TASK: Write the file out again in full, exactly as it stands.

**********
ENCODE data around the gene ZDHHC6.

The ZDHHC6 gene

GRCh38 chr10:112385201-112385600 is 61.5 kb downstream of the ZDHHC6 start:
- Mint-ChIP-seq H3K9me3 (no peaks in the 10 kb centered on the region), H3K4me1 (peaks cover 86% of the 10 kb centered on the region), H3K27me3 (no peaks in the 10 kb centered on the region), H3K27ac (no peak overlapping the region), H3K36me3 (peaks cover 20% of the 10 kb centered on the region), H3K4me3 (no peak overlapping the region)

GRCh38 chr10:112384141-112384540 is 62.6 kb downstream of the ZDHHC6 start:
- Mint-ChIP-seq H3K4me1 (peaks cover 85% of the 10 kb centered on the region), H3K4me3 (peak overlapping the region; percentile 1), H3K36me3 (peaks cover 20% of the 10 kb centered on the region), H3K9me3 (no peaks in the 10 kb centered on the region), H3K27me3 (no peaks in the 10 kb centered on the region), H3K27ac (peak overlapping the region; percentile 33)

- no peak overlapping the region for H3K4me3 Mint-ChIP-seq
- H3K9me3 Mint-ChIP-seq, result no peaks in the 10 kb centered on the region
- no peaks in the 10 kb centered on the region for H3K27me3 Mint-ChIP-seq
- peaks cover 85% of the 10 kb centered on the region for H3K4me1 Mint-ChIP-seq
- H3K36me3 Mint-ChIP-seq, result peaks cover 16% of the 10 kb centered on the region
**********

ENCODE data around the gene ZDHHC6.

The ZDHHC6 gene

GRCh38 chr10:112385201-112385600 is 61.5 kb downstream of the ZDHHC6 start:
- Mint-ChIP-seq H3K9me3 (no peaks in the 10 kb centered on the region), H3K4me1 (peaks cover 86% of the 10 kb centered on the region), H3K27me3 (no peaks in the 10 kb centered on the region), H3K27ac (no peak overlapping the region), H3K36me3 (peaks cover 20% of the 10 kb centered on the region), H3K4me3 (no peak overlapping the region)

GRCh38 chr10:112384141-112384540 is 62.6 kb downstream of the ZDHHC6 start:
- Mint-ChIP-seq H3K4me1 (peaks cover 85% of the 10 kb centered on the region), H3K4me3 (peak overlapping the region; percentile 1), H3K36me3 (peaks cover 20% of the 10 kb centered on the region), H3K9me3 (no peaks in the 10 kb centered on the region), H3K27me3 (no peaks in the 10 kb centered on the region), H3K27ac (peak overlapping the region; percentile 33)

- no peak overlapping the region for H3K4me3 Mint-ChIP-seq
- H3K9me3 Mint-ChIP-seq, result no peaks in the 10 kb centered on the region
- no peaks in the 10 kb centered on the region for H3K27me3 Mint-ChIP-seq
- peaks cover 85% of the 10 kb centered on the region for H3K4me1 Mint-ChIP-seq
- H3K36me3 Mint-ChIP-seq, result peaks cover 16% of the 10 kb centered on the region